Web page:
These facts, including the focus on the calls of one particular prisoner, the extraordinarily long time period in which the taping continued, and the large volume of tapes sent out to other investigative agencies, all contrast starkly with prior cases in which a few calls were taped in the course of routine monitoring. Even given the deference prison officials must be accorded in making determinations of what is necessary for security at their facilities, it is difficult to see how Lt. Tasker's actions comported with those needs. Indeed, the government does not attempt to argue that Tasker made audio cassettes of all Green's calls in the interest of maintaining security, but only that Tasker qualified as a law enforcement officer and that the prison facility routinely monitored calls.
That Tasker's activities were not part of the prison's ordinary business is underscored by the fact that in New York State prisons, the monitoring of telephone calls is not subject to the same regulatory controls as other security measures which curtail inmate rights such as reviewing correspondence and limiting visitation. The Amen court voiced concern that tape-recording phone conversations for use in criminal investigations could be construed as ordinary business in a federal prison, which is governed by elaborate regulations regarding the monitoring and notification procedures and uses. The concern becomes greater in a state prison system with much less regulated methods for determining who should be recorded and for what purpose, especially since Shawangunk inmates receive less notification of these activities than do federal prisoners. Therefore, I do not find that Lieutenant Tasker was pursuing the prison's ordinary course of business in taping Green's calls as part of a criminal investigation which was clearly separate from the functions of the facility.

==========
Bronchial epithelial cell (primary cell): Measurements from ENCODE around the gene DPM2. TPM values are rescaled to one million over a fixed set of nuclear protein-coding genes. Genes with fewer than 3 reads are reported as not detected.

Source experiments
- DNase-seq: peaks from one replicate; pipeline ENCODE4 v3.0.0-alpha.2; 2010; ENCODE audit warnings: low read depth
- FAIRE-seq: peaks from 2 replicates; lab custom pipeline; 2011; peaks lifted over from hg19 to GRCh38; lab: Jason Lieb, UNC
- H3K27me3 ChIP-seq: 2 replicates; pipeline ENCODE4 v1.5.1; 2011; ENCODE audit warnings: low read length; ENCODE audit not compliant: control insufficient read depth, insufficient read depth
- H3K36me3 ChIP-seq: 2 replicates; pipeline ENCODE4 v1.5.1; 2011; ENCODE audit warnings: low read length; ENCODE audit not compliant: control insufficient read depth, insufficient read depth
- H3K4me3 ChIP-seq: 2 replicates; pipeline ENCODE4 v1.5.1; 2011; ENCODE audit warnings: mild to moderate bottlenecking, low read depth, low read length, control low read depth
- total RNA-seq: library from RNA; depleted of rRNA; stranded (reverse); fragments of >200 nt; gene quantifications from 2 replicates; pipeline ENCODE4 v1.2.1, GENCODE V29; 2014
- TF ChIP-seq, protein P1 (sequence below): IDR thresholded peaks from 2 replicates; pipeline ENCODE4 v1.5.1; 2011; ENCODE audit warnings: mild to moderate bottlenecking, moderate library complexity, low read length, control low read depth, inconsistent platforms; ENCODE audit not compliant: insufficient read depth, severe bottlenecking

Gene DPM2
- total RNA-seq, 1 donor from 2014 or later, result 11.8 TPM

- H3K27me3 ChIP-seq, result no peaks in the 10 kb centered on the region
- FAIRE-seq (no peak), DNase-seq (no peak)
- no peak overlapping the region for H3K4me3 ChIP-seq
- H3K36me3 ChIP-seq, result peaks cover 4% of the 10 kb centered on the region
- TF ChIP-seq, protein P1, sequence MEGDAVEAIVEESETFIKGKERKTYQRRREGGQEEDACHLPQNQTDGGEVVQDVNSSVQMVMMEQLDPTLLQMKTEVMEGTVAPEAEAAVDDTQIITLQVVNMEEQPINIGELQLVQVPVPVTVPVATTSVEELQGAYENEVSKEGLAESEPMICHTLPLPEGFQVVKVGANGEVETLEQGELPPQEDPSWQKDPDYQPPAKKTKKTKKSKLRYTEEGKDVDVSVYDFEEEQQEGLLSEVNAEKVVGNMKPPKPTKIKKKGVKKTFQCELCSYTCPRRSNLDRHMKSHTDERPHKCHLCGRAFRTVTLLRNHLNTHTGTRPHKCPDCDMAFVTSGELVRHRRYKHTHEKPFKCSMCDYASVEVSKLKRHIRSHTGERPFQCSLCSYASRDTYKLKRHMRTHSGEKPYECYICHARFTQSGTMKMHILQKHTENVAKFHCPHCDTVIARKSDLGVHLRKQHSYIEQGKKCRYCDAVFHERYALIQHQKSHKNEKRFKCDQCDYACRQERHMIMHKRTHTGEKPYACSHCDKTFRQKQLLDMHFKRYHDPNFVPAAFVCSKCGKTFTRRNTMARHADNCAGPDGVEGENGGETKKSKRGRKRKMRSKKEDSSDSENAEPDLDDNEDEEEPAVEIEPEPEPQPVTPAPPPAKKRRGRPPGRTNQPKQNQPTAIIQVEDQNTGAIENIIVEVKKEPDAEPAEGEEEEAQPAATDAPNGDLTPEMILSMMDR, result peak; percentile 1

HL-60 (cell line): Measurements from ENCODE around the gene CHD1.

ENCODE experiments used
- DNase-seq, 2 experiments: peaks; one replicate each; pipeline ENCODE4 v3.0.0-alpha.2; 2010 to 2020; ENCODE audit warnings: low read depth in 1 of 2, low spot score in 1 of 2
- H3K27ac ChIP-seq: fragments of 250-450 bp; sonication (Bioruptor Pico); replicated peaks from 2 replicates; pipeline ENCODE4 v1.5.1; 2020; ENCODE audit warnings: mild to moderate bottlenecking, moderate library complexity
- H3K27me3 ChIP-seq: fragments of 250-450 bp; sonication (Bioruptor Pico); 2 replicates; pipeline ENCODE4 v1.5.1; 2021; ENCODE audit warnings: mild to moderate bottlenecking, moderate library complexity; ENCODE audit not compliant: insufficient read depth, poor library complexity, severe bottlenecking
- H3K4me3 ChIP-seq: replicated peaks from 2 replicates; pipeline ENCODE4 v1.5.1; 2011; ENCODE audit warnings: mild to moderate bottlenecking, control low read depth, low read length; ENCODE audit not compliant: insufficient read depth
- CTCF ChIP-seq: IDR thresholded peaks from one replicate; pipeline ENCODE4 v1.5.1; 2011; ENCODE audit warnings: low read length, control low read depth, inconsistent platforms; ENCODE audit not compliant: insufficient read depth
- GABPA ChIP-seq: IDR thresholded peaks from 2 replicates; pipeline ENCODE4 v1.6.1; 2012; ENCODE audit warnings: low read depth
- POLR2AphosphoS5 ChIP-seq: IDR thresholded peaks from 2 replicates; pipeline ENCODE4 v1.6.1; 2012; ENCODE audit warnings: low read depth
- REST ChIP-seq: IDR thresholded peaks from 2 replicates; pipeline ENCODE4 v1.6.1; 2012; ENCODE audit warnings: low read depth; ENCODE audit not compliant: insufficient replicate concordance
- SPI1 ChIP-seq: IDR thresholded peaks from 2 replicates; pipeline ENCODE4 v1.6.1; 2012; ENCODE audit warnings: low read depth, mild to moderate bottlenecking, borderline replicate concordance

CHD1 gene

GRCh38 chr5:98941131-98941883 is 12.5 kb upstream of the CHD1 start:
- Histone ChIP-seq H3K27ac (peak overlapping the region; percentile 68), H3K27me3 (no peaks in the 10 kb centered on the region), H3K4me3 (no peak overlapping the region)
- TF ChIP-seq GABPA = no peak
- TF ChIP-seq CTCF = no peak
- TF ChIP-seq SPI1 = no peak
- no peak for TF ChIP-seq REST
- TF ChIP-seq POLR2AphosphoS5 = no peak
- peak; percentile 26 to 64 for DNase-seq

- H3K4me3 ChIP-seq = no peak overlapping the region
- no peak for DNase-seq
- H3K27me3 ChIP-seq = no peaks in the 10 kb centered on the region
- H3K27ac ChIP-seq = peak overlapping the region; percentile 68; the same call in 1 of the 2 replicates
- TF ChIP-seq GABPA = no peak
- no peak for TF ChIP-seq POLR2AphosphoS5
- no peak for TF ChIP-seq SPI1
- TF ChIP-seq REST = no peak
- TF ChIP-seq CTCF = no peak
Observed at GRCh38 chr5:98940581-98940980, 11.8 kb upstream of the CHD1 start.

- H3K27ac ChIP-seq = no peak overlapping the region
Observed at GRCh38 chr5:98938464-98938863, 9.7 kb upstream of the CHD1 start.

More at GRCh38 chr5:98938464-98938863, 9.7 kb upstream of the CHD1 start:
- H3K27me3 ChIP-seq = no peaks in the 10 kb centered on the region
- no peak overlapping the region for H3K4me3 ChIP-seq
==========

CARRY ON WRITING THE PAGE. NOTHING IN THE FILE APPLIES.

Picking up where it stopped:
III. Fourth Amendment
Defendants argue that use of the tapes violates the Fourth Amendment rights of the noninmate defendants receiving the telephone calls. While the court may find that implied consent to tape-recording is enough for the inmates, it is inadequate for the party who has not consented. Defendants contend that permitting the use of implied consent in this context destroys the rationale that such "seizure" is authorized by the Fourth Amendment, provided one party is willing to cooperate with the government. Rathbun v. U.S., 355 U.S. 107, 2 L. Ed. 2d 134, 78 S. Ct. 161 (1957); U.S. v. White, 401 U.S. 745, 28 L. Ed. 2d 453, 91 S. Ct. 1122 (1971).
Defendant Derwin Rodgers filed separate briefs (Items 230 and 325) asserting that the prison tapes should be suppressed on Fourth Amendment grounds for the same reason that the ordinary course of business exception to Title III was not met. Rodgers relies on U.S. v. Cohen, 796 F.2d 20 (2d Cir. 1986), in which evidence obtained during a cell search requested by a United States Attorney was suppressed because it was not occasioned by the legitimate needs of institutional security.
I affirm the Magistrate Judge's ruling that the noninmate defendants' Fourth Amendment rights were not invaded by a warrantless interception of telephone calls made by inmates. Tab 16 at 23-24. "Contacts between inmates and noninmates may justify otherwise impermissible intrusions into the noninmates's privacy . . . Given the institution's strong interest in preserving security, we conclude that the interception of calls from inmate to noninmates does not violate the privacy rights of the noninmates." Willoughby, 860 F.2d at 21-22. Further, as the Magistrate Judge stated, the Amen court held that "prison inmates have no reasonable expectation of privacy. . . . It is reasonable to monitor prisoners' telephone conversations, particularly where they are told that the conversations are being monitored." 831 F.2d at 379-80. This holding effectively quashes any Fourth Amendment challenge by inmates to monitoring of their telephone communications.
For the reasons enumerated, I affirm Magistrate Judge Heckman's Report and Recommendation of September 16, 1993, denying defendants' joint motion to suppress evidence of the prison tapes based on Donald Green's implied consent to the monitoring and taping of his telephone calls.
JOHN T. CURTIN
United States District Judge
Dated: January 21, 1994